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NHL Lockout: Hire a Mediator and Maybe I’ll Care

It’s a rollercoaster ride watching social media as fans react to the latest news on the lockout. Take this week alone: The owners proposed a 50-50 split. The players make a counterproposal. Talks break down again. Fans are optimistic, but as the news unfolds slowly over a few days they dip into anger and frustration all over again.

But I have a hard time caring these days. I make cracks and observations, but I honestly have a hard time caring. Wake me up when the owners and players stop acting like stubborn children holding their breath and get something done. And the longer we dive into the lockout, the more I don’t care.

And if someone like me, who considers themselves a diehard fan, has stopped caring, that’s a death sentence for the NHL. Fans overall seem more angry this time around than they were in 2005, so the owners and players shouldn’t count on us just coming back like sheep so easily. We’ll probably be back, but it’s not going to be an easy sell this time around.

And there’s an important phrase in that last paragraph: “This time around.” Like Martin Brodeur, Teemu Selanne and Jaromir Jagr, I am on my third lockout. Just thinking about those three future hall of famers and the fact that they’ve been three lockouts makes me wonder what sort of great hockey I have missed as a fan.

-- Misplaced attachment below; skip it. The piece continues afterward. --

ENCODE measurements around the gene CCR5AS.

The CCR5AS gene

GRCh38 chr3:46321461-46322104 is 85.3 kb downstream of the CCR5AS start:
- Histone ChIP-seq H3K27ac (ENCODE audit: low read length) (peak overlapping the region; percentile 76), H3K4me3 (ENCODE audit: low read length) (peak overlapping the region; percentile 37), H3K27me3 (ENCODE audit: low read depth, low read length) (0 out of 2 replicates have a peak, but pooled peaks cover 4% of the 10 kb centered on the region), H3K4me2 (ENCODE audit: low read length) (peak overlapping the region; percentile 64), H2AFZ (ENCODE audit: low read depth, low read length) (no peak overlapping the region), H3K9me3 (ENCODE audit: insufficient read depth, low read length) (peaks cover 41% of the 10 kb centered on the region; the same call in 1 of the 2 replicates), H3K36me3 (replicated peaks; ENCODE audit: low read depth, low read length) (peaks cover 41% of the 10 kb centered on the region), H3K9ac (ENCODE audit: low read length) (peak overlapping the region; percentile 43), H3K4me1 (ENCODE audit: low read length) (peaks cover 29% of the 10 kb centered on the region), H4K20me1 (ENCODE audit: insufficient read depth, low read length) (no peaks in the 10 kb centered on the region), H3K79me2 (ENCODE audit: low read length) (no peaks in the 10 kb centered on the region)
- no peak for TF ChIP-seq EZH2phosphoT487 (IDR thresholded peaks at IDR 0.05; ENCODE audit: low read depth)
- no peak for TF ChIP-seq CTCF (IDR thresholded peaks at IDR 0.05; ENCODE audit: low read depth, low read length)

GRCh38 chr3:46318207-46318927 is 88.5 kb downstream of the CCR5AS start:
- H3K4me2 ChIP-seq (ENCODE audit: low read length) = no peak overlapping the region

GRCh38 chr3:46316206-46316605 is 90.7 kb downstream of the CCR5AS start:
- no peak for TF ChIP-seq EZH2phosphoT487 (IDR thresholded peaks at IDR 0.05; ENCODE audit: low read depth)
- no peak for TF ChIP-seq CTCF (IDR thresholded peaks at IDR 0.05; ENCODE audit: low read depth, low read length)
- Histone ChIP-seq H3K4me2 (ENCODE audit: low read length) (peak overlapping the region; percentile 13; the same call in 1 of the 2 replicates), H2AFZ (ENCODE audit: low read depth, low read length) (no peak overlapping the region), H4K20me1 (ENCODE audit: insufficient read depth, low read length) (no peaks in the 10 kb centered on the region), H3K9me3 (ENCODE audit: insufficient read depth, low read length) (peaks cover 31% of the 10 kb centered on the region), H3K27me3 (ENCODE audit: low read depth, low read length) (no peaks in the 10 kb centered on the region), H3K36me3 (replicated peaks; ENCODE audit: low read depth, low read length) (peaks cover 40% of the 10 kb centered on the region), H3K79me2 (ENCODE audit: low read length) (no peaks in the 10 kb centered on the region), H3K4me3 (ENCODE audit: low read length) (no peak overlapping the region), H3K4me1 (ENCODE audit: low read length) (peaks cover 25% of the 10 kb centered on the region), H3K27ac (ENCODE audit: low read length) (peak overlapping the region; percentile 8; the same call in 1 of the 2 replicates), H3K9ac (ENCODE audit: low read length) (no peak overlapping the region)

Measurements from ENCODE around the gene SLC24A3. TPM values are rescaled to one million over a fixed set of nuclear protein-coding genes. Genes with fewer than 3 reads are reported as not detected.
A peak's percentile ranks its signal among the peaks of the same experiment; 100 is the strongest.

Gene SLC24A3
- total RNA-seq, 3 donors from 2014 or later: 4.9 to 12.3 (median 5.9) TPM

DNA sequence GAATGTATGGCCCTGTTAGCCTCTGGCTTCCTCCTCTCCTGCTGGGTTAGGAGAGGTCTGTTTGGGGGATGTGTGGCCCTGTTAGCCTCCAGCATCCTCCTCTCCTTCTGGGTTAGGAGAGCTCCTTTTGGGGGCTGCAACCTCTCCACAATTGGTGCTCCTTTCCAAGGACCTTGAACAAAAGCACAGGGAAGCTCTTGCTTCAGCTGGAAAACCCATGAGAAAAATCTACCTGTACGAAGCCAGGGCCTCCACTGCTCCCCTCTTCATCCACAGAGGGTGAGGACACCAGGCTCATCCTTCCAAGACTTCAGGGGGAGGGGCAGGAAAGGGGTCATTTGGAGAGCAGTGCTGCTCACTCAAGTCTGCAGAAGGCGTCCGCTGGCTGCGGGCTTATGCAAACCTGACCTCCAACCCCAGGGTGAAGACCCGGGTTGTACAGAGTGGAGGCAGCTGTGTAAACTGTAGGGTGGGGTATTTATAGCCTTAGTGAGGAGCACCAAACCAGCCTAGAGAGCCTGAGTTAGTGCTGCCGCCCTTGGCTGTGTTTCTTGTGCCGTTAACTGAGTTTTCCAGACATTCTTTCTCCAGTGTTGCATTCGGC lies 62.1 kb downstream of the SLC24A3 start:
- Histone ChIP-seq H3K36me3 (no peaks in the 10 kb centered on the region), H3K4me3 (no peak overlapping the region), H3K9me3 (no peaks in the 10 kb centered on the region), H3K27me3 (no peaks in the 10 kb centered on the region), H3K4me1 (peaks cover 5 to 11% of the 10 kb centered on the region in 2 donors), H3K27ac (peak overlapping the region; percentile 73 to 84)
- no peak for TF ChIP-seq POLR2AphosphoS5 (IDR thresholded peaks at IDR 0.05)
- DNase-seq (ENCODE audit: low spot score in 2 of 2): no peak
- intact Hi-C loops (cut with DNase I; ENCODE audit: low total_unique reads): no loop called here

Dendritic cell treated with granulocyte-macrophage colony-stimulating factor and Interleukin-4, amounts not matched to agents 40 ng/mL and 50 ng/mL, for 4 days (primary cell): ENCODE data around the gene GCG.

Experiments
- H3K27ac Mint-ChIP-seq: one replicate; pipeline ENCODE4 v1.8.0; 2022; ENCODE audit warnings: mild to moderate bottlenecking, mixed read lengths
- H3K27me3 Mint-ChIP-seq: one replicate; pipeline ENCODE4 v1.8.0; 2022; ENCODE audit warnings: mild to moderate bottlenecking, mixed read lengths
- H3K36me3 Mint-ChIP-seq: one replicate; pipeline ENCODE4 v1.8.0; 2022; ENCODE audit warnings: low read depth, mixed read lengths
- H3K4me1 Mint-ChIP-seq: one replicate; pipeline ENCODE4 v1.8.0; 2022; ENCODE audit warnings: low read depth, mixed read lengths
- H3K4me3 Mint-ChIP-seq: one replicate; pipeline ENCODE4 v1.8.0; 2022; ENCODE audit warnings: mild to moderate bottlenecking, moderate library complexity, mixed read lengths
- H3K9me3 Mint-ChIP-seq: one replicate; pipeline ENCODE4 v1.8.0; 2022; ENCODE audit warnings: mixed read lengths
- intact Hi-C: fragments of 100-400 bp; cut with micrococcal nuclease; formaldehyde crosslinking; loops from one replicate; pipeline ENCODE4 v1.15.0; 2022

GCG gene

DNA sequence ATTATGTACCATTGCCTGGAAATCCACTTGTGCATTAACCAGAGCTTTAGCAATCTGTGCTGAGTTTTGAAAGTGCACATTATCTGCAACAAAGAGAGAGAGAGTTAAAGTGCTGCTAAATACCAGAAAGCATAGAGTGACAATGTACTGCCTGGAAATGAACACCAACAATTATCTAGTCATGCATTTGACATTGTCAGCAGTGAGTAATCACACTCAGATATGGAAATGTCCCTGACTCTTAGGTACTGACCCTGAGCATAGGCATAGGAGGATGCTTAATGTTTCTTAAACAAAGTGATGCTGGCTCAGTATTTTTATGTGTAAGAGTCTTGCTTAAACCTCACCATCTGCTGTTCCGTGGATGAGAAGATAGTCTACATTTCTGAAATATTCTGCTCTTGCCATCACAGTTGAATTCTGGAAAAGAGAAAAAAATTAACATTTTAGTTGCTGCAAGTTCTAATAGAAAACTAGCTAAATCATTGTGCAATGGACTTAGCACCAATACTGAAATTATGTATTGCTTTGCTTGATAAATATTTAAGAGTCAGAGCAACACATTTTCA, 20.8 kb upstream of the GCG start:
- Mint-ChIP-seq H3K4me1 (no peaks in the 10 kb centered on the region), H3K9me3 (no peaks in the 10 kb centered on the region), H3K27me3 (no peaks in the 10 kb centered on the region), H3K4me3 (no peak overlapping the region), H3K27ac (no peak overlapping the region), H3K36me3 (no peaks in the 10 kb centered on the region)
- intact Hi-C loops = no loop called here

I’ve grown weary of hockey being snatched away from me because the owners and the players are acting like whining preschoolers stamping their feet because they’re not getting what they want. I’m the one walking away and not paying attention because it’s embarrassing and ridiculous to watch.

But there is a step that can be made to make me care about the process again: Hire a mediator.

In my career in journalism I’ve covered more union negotiations than I care to count. While most have been public unions, none have gotten as out of control as any sports union negotiation. Why? Both sides negotiate based on a set schedule. At some point a mediator gets involved. If mediation doesn’t work in a timely manner, an arbitrator gets involved. The arbitrator makes a decision and everyone has to live with it. You don’t want to get to binding arbitration because you never know what you’re going to get.

Clearly there’s no process to arbitration with any sports league’s collective bargaining negotiations, but they could be bringing in a mediator to help them resolve their issues. If the owners and the players are as far off as everyone keeps saying, why don’t they bring in a mediator? This is someone who could sit down, listen to both sides and help them come together and get a deal done. Plus then we’d really know who is being “fair.”

If the owners and players are serious about wanting to get something done, they would hire a mediator. We wouldn’t get a deal done tomorrow, but we would be on a clear path to saving some part of the hockey season. Maybe then I’d care again.

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